First-time authors rarely make good marketing agents. We end up breaking laws, employing outdated techniques, and losing out on sales through sheer ignorance. Increasingly, authors need to think of themselves as part of the marketing process, and can build their authorial identity through social media campaigns and diligent attention to current trends. If you are new to the indie-publishing scene or just haven’t yet had the success you desire, there are a few mistakes you will want to avoid.
Breaking the Law
The irony of writing a bestselling crime novel, only to be fined for breaking local or federal marketing laws is rather supreme—but it happens. If you are not yet familiar with marketing and advertising law, you need to invest the time necessary to be certain that your book is within all local and federal guidelines. For example, you need to ensure that anything your book claims (awards, research, funding) is true and that any endorsements you make are your honest opinions. You will want to be even more careful if your book makes any health claims of any kind, otherwise, you may face serious charges.
Your skill is writing. You know how to craft sentences, build high drama, and write dialogue that captures the reader’s imagination. You’ve probably spent hundreds of hours reading, writing, jotting down ideas, and mapping out narrative arcs. What you have not done in that time is receive formal training in marketing.
A marketing manager spends their entire career building the knowledge and skills necessary to make marketing projects work. They know SEO inside out, can spot a trend with the use of complex analytics, and work full time on behalf of clients to ensure your book or product takes off. They can also figure out where you’ve been going wrong and can make adjustments necessary to boost sales.
You do not necessarily need to hire a marketing manager full-time, but you should at least consult with one to see what they can offer. Oftentimes, you’ll just need a few strategic meetings with marketing managers to get started in the right direction. They can suggest ways to build your writing brand, can improve your web presence, and can help you appear more often in online store searches like Amazon. This frees up more of your time for writing and will reduce the stress you feel around marketing as an author.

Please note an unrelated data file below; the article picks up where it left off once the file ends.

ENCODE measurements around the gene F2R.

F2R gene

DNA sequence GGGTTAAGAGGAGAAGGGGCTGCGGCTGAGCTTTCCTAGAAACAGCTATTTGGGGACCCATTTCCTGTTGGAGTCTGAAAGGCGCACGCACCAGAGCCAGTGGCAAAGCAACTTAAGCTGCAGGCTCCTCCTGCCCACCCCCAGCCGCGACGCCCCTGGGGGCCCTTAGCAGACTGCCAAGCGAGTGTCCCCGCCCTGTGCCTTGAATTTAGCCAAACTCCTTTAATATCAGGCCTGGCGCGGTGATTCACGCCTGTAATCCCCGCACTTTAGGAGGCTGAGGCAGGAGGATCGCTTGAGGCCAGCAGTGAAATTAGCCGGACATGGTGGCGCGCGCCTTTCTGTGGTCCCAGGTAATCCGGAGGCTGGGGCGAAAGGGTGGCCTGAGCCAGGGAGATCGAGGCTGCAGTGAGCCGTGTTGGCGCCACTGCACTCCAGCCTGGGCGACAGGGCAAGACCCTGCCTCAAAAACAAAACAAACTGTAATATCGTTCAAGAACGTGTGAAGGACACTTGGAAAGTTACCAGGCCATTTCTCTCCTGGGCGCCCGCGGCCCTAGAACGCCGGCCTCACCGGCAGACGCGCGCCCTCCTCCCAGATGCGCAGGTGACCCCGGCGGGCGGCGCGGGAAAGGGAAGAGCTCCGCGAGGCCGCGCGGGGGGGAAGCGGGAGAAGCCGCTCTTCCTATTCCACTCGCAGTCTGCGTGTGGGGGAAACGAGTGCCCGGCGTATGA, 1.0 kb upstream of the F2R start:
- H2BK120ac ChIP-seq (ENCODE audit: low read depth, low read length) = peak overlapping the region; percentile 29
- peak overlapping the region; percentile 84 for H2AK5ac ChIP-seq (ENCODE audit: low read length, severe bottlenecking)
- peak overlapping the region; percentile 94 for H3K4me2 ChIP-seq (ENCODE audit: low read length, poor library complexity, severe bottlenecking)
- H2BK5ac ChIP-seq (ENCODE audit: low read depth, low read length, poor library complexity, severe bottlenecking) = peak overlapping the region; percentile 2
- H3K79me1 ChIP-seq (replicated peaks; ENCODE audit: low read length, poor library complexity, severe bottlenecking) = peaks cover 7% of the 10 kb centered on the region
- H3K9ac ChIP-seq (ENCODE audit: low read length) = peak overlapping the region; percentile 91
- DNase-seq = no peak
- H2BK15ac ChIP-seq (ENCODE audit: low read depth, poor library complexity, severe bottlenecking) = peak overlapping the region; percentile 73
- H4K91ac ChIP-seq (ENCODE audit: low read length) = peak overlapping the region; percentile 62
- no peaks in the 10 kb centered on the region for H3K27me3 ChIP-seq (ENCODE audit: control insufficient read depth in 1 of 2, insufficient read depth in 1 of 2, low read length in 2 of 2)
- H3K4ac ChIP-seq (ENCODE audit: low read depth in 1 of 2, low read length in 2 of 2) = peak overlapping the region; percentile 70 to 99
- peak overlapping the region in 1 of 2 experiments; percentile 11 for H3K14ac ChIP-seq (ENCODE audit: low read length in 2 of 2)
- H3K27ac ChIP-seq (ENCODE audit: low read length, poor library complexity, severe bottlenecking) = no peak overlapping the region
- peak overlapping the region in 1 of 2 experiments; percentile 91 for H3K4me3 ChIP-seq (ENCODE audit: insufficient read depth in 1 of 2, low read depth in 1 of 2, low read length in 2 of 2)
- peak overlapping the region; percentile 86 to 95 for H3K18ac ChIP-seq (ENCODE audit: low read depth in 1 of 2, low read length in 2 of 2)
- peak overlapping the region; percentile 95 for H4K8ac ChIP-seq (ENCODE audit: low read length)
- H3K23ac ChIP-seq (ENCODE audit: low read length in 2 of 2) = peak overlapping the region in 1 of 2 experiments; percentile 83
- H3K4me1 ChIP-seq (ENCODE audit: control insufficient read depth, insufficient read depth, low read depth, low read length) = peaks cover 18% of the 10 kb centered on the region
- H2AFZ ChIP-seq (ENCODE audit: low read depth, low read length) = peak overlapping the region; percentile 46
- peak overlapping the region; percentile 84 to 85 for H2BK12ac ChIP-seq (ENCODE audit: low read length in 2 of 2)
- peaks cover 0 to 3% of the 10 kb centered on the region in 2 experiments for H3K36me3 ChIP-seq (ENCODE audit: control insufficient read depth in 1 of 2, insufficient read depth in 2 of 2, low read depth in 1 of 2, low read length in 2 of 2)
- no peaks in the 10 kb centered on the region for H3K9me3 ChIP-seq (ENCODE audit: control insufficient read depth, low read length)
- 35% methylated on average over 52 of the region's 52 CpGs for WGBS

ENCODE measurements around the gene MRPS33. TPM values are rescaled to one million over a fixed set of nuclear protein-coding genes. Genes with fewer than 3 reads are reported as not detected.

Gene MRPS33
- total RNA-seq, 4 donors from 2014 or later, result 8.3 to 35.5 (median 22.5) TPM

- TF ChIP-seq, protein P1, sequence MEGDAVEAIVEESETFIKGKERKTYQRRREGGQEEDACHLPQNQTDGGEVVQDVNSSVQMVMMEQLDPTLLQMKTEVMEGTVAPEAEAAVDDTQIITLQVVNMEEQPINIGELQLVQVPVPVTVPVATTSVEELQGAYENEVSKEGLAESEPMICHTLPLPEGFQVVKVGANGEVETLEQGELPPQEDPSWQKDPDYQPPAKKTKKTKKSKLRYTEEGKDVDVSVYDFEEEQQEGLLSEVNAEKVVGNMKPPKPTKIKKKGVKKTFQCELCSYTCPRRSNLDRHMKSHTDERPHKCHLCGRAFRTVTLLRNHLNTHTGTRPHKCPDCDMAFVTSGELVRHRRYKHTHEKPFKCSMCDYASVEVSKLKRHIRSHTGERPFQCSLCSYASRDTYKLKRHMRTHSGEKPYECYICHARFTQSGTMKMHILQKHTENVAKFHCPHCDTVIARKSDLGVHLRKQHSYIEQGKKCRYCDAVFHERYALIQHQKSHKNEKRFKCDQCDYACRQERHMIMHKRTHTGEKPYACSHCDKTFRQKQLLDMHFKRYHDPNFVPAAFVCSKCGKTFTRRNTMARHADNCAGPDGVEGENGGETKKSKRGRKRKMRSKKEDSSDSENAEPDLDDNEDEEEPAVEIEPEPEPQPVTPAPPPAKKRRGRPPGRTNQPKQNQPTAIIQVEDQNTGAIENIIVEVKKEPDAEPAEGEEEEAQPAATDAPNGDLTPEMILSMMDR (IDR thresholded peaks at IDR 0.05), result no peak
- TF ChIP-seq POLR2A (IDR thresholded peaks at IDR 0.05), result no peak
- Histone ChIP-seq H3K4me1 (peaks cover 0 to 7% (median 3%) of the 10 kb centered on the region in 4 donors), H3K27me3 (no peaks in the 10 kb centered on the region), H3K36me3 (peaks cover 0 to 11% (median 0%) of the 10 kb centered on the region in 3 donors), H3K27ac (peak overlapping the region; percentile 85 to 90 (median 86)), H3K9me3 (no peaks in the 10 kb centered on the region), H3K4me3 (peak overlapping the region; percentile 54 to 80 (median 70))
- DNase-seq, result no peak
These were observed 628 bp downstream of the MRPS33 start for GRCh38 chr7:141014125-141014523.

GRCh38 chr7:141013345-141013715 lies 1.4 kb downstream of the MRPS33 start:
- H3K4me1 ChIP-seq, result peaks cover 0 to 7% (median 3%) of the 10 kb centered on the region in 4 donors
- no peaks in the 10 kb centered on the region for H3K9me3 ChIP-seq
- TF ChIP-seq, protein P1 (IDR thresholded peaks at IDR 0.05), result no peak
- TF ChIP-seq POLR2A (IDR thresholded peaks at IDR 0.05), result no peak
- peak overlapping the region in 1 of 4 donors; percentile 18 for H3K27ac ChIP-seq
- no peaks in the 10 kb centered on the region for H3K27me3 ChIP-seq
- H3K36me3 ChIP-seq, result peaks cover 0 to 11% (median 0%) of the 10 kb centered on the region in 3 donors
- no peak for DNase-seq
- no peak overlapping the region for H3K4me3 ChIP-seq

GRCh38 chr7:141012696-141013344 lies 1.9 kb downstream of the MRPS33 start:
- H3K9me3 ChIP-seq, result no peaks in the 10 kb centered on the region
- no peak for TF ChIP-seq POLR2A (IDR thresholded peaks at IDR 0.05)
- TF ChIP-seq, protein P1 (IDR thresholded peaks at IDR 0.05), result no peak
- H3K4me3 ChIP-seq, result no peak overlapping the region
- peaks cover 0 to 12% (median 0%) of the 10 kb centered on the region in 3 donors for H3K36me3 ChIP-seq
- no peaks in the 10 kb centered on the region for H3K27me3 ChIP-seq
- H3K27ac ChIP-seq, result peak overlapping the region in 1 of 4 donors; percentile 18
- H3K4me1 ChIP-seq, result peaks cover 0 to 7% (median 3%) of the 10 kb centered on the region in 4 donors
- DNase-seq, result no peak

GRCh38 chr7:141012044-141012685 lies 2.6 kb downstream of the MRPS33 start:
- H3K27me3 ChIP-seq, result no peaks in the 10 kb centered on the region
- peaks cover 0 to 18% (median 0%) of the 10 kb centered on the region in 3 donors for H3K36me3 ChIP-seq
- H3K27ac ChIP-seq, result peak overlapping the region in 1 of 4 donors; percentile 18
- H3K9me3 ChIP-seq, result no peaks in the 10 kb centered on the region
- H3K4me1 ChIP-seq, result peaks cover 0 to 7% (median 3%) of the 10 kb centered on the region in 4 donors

Not Building Community
The writing process is typically pretty lonely. Most of us sit at a keyboard, blackout, then come back to reality after a few thousand words have been typed up. My personal opinion is that this process is wonderful and deeply meditative. However, if you want to increase your chances of selling your book in volume, you are going to have to interact with the outside world eventually!
The best place to build community is with other writers. Forming meaningful bonds with other writers will help you pick up insider tricks and can give you the encouragement boosts you will need. In addition, those same authors who help you proofread chapters can direct even more traffic to your website and social media sites by spotlighting your awesome publications. It might feel a little machiavellian, but treating your writerly connections as professional contacts will pay off during the marathon that is marketing in indie publishing.
Not Creating a Social Media Presence
Social gatherings might not be your thing, but social media should become a part of your marketing practice. The reason is simple: you likely do not have many total leads as a first-time author, so the total number of converted leads (i.e. readers) is going to be low. Creating an effective social media channel can change this. However, when creating a social media following, be sure to provide content that people are actually going to enjoy. Just reposting images of your novel’s cover art is not going to cut it. Instead, post about topics you enjoy and are related to your novel. That way, folks with similar interests will find you (and those readers are much more likely to purchase your novel!).
Overnight success in self-publishing is rare. That said, the industry is changing and gaining traction. Technological changes mean that more of your potential readers can find you, and the indie authors actually earn a larger chunk of revenue from each book sold. That all means that it is worth taking the time to develop a strategic, professional marketing campaign to match the quality of your novel.
Marketing seems simple but rarely is. What’s worse: it comes at a point where you’re likely burnt out from hundreds of hours of writing. But, by employing a marketing manager and creating a web presence you can regain the momentum you need as a first-time author in the age of social media.